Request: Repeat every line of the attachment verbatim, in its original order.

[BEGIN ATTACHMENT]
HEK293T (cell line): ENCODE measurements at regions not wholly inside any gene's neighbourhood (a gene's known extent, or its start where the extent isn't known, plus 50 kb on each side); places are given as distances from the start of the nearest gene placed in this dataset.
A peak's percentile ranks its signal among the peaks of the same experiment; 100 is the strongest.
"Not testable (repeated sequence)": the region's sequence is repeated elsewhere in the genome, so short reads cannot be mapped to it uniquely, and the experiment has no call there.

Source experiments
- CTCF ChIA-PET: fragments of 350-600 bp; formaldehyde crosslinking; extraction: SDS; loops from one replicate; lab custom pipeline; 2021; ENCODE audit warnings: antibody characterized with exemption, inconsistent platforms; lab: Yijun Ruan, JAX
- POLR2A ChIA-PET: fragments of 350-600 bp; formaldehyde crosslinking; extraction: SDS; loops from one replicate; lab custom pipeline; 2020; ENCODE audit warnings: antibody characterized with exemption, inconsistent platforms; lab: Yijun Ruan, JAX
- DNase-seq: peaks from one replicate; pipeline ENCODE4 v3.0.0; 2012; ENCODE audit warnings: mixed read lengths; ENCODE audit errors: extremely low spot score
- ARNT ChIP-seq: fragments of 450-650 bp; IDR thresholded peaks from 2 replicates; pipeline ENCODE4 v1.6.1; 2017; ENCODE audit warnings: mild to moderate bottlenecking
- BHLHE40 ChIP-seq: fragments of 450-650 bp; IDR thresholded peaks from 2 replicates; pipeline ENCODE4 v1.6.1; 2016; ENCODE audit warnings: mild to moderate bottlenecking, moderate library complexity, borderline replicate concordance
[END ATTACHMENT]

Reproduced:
HEK293T (cell line): ENCODE measurements at regions not wholly inside any gene's neighbourhood (a gene's known extent, or its start where the extent isn't known, plus 50 kb on each side); places are given as distances from the start of the nearest gene placed in this dataset.
A peak's percentile ranks its signal among the peaks of the same experiment; 100 is the strongest.
"Not testable (repeated sequence)": the region's sequence is repeated elsewhere in the genome, so short reads cannot be mapped to it uniquely, and the experiment has no call there.

Source experiments
- CTCF ChIA-PET: fragments of 350-600 bp; formaldehyde crosslinking; extraction: SDS; loops from one replicate; lab custom pipeline; 2021; ENCODE audit warnings: antibody characterized with exemption, inconsistent platforms; lab: Yijun Ruan, JAX
- POLR2A ChIA-PET: fragments of 350-600 bp; formaldehyde crosslinking; extraction: SDS; loops from one replicate; lab custom pipeline; 2020; ENCODE audit warnings: antibody characterized with exemption, inconsistent platforms; lab: Yijun Ruan, JAX
- DNase-seq: peaks from one replicate; pipeline ENCODE4 v3.0.0; 2012; ENCODE audit warnings: mixed read lengths; ENCODE audit errors: extremely low spot score
- ARNT ChIP-seq: fragments of 450-650 bp; IDR thresholded peaks from 2 replicates; pipeline ENCODE4 v1.6.1; 2017; ENCODE audit warnings: mild to moderate bottlenecking
- BHLHE40 ChIP-seq: fragments of 450-650 bp; IDR thresholded peaks from 2 replicates; pipeline ENCODE4 v1.6.1; 2016; ENCODE audit warnings: mild to moderate bottlenecking, moderate library complexity, borderline replicate concordance